24. Computer data creates new opportunities for practising ruses of war. Since CNE is likely to be an important tool for intelligence gathering, the parties to a conflict will be tempted to plant misinformation deliberately with a view to confuse the adversary. Such misinformation about one's own military plans is perfectly lawful and is no different in principle to any other vehicle for misinformation.
25. As with all ruses of war, the parties to a conflict must ensure that they do not cross the line into perfidy (definition see Art. 37 AP I). For example, causing enemy forces to believe that combat vehicles of the opponent were medical vehicles or those of neutrals would be perfidious.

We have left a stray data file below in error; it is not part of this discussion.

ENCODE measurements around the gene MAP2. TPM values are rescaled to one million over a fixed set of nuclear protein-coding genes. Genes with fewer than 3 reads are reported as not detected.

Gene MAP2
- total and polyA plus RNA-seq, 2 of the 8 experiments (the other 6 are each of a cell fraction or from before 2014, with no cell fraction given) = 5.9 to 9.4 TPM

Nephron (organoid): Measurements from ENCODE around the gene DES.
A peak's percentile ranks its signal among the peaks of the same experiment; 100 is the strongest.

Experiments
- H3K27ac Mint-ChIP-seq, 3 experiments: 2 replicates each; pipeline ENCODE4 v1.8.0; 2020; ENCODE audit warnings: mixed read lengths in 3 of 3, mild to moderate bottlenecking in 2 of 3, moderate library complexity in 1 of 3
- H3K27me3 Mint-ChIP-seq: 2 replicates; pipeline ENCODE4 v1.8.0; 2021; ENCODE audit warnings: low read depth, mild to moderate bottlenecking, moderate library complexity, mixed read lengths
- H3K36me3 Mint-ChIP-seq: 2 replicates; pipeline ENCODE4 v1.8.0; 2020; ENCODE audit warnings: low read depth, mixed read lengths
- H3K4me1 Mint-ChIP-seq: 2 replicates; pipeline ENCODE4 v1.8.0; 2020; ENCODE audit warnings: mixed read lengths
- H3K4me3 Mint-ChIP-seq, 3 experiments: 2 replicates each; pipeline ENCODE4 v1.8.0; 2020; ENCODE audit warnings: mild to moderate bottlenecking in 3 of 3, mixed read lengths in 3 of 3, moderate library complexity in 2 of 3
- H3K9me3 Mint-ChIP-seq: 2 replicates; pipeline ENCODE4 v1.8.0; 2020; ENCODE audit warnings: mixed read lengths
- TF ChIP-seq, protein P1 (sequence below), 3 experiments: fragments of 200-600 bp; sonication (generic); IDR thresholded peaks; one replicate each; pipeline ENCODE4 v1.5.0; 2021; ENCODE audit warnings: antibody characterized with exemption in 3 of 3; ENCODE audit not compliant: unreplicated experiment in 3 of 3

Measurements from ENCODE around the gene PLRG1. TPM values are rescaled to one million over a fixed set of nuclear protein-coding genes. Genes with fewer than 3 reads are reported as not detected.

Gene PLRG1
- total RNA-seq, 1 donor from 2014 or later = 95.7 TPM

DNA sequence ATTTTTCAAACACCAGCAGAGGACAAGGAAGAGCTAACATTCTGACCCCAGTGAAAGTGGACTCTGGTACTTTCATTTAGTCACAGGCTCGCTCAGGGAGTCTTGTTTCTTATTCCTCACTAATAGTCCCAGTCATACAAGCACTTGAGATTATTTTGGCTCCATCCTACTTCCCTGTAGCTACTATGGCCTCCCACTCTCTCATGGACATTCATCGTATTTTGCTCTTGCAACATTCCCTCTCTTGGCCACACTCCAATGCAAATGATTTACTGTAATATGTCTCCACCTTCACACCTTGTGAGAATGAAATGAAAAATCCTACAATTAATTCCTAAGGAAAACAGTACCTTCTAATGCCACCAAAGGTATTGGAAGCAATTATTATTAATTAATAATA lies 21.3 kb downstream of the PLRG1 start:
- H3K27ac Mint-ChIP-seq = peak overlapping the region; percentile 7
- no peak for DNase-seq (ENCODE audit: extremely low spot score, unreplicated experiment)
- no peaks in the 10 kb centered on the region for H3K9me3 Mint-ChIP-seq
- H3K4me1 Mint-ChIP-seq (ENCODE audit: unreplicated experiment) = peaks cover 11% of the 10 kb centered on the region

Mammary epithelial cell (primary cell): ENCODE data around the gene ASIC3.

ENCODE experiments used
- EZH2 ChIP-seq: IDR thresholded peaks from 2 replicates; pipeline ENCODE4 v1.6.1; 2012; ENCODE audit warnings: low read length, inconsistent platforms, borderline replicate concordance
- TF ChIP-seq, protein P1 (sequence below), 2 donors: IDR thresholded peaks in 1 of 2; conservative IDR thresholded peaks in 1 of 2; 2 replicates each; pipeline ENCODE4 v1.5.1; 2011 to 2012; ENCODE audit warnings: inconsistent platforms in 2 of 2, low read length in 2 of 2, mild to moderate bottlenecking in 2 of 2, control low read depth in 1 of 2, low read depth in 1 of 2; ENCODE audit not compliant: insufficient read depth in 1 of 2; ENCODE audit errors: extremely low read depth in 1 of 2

Combatants and CNA
26. There is some likelihood that CNA would be carried out by specialised personnel. They might or might not be incorporated in the armed fo rces of a party to a conflict. In accordance with existing rules the following would apply:
27. If incorporated into the armed forces, such personnel would have all the rights and liabilities of combatants: They could be attacked like any other combatant and should endeavour to be in uniform if captured in order to be entitled to prisoner-of-war status (POW status means in particular that the person cannot be prosecuted for the mere fact of taking part in hostilities). Persons captured in the adversary's territory without uniform conducting CNE operations would be considered spies and would therefore not be entitled to POW status.